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January 25, 2022

What is a DSP?

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A DSP works with a young man on his lesson

The In-Demand Career You May Not Have Considered

Are you a recent high school graduate? A college student seeking experience in your field?  Maybe you’re looking to make a meaningful career change or simply want to get back to work.  

Direct support professionals (DSPs) come from a variety of backgrounds and work experiences. One thing they all have in common though is a passion for helping people. In this article, we’ll look at what a DSP does, why they are—now more than ever—in critical demand, and explore the different types of DSPs and their qualifications. 

You may discover this rewarding career path sounds like the perfect opportunity for yourself or someone you know.  

What is a DSP? 

Direct support professionals work with individuals with intellectual and developmental disabilities (I/DD) or behavioral health challenges, either in a residential or program setting. Examples of intellectual or developmental disabilities include Down syndrome, cerebral palsy, and autism.  

The keyword is “direct”. If you aren’t a people person this job is simply not for you. DSPs work closely with people of all ages, helping them become active members in the communities where they live, work, and play.  

What exactly does a DSP do? 

DSPs are true caregivers.  

Depending on the needs of the person served, a DSP helps with everything from chores around the home, to personal hygiene, to trips to the grocery or doctor’s office. 

What sets a DSP apart from the typical caregiver role is a focus on personal growth and well-being. Mentor, support-person, and friend, a DSP helps people get involved in their community, learn new skills, explore hobbies, and realize goals.  

There are also direct support positions involving more specialized work. We’ll get into that in the “Types of DSPs” section.  

Why are DSP jobs in such high demand? 

Historically, the demand for DSPs has always outweighed the “supply” of workers.  

One reason could be the stigma that still exists towards disabilities. People who haven’t spent a lot of time with children or adults with disabilities in their community are often unsure of working with individuals with I/DD. 

To this, Michelle Stewart, ICF administrator, at Boundless says, “If you know how to interact with your neighbor or co-workers, it is not different from anyone in the I/DD world. They may process information differently or take more time, but at the core of everything, if you treat people like people, that’s all the experience you need.”  

That’s not to say the job doesn’t come with its own challenges. Another reason DSPs are always in demand is the high turnover rate.  

While caring for individuals with IDDs is a very rewarding job, new hires don’t always fully appreciate the amount of responsibility the role entails, which can vary greatly depending on the level of care the individual requires.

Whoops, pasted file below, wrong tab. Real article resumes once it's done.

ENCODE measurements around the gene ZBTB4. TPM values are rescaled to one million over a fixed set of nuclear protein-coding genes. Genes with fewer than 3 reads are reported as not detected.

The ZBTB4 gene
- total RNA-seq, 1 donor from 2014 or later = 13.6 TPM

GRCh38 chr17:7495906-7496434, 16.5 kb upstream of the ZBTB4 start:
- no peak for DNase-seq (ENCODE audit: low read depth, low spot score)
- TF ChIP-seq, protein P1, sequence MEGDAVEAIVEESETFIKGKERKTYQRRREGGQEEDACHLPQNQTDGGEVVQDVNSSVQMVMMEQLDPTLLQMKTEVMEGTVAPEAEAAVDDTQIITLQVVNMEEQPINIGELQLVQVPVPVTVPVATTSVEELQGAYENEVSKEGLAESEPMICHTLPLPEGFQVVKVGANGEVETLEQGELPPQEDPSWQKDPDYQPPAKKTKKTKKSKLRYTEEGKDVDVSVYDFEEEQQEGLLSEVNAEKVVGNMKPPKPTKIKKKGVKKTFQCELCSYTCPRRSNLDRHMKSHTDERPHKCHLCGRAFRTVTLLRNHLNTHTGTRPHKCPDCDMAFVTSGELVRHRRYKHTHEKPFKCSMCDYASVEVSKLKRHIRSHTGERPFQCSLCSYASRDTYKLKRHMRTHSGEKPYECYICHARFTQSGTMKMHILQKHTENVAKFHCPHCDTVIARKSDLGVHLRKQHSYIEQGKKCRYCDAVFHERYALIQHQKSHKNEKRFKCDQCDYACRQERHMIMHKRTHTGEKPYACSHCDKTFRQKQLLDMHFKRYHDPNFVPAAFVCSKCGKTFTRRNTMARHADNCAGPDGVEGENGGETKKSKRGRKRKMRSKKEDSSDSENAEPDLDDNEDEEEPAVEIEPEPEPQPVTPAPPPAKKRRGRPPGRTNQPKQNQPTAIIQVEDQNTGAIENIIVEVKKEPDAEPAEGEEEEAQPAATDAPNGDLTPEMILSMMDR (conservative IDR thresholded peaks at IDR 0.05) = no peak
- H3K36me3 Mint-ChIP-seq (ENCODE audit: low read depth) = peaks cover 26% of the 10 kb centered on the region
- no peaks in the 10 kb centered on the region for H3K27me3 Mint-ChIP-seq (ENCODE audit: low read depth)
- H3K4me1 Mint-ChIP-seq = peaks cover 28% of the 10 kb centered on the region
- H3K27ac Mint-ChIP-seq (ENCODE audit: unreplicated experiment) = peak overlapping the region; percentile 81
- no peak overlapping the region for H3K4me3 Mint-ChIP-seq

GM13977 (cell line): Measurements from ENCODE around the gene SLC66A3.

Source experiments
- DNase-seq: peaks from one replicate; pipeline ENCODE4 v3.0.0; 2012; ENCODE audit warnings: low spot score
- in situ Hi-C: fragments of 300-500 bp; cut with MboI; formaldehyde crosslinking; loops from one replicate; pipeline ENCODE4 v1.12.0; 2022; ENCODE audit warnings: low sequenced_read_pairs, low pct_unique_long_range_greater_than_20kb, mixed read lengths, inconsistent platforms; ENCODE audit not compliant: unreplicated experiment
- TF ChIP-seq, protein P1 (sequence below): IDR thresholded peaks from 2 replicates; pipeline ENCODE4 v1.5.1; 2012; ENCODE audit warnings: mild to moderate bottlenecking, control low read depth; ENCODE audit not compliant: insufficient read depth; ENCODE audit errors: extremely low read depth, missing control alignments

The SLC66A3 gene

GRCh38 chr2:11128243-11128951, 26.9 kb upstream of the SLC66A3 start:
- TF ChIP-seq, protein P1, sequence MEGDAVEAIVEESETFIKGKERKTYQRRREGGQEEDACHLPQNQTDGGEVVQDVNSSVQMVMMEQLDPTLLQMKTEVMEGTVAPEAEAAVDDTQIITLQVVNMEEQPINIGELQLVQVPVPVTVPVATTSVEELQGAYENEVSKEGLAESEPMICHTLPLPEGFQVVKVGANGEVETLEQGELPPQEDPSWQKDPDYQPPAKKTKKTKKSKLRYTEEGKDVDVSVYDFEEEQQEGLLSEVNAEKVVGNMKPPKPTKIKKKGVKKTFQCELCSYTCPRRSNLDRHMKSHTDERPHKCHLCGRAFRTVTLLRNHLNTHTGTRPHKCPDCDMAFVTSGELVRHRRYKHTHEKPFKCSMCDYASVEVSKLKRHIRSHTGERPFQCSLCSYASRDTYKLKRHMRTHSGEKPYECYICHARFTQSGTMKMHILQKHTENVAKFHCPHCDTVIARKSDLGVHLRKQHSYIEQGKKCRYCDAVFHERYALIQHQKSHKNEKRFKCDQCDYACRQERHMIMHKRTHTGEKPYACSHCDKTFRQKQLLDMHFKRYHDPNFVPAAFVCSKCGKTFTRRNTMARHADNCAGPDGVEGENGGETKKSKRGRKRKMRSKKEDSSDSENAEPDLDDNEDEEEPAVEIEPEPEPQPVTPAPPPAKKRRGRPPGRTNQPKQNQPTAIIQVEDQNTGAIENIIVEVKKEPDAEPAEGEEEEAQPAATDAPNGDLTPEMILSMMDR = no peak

“Some of the people we work with have high-risk behaviors, such as aggression or self-injury,” says Jen LaLuzerne, administrator of intensive ABA services. “A year or so ago we had an individual come to Boundless who required six people working with him at all times. While he still needs this level of support today, he's really made a lot of progress. He's shown a decrease in aggression, has started being able to do more trips into the community, and is participating in school.” 

“It's not about changing someone,” LaLuzerne goes on to explain. “It's about working with people so they can enjoy the freedoms we all deserve, so they gain the ability to do things they or their family may never have thought possible. Watching this progress and knowing you played a part is rewarding, but the level of responsibility and commitment this job requires does mean it's not for everyone.”  

To those who do find themselves equal to the responsibility, the joy of making a difference in the lives of others can keep them around for years. Many DSPs come to regard the people they work with, both their team and the people served, as family. 

“I’ve been working with some people since they were five years old,” Stewart shares. “Seeing them grow over the past thirty years has been very special. Various teams I have been on have kept me going and plugged in. I can’t say enough about seeing people grow, evolve, and change.” 

COVID Turns Demand into a Staffing Crisis 

While every industry has experienced hiring challenges during COVID, direct support, which was already struggling with staffing, is currently experiencing a significant hiring crisis.  

We’ve all heard the term “essential worker” countless times since the pandemic started.  

Direct support professionals are at the top of the list when it comes to being indispensable.  

Many people with intellectual and developmental disabilities live in supported living homes and require various levels of assistance with daily tasks, while others may only need a friendly face to check in once a week or so to see how they’re doing. For those who live in what is called an intermediate care facility (ICF), around-the-clock care and supervision are required to ensure their safety and well-being. For these people, DSPs are especially critical. 

While COVID has made the job market seriously competitive for companies, not everyone has the resources to compete. 

“What many people don’t realize is that we are limited by Medicaid funding when it comes to employee salaries. With that said, Boundless has one of the highest starting rates in the state for DSPs. There’s also a bill currently in congress that would hopefully help with this hiring crisis,” says Laurie Livingston-Robert, regional director at Boundless.  

Boundless Now Hiring Direct Support Professionals

Do you have what it takes to be a DSP?

The minimum qualifications required for a direct support professional at Boundless are: 

  •  Must be at least eighteen years of age 

  • High School Diploma or equivalent 

  • Must be able to communicate in English, including both spoken and written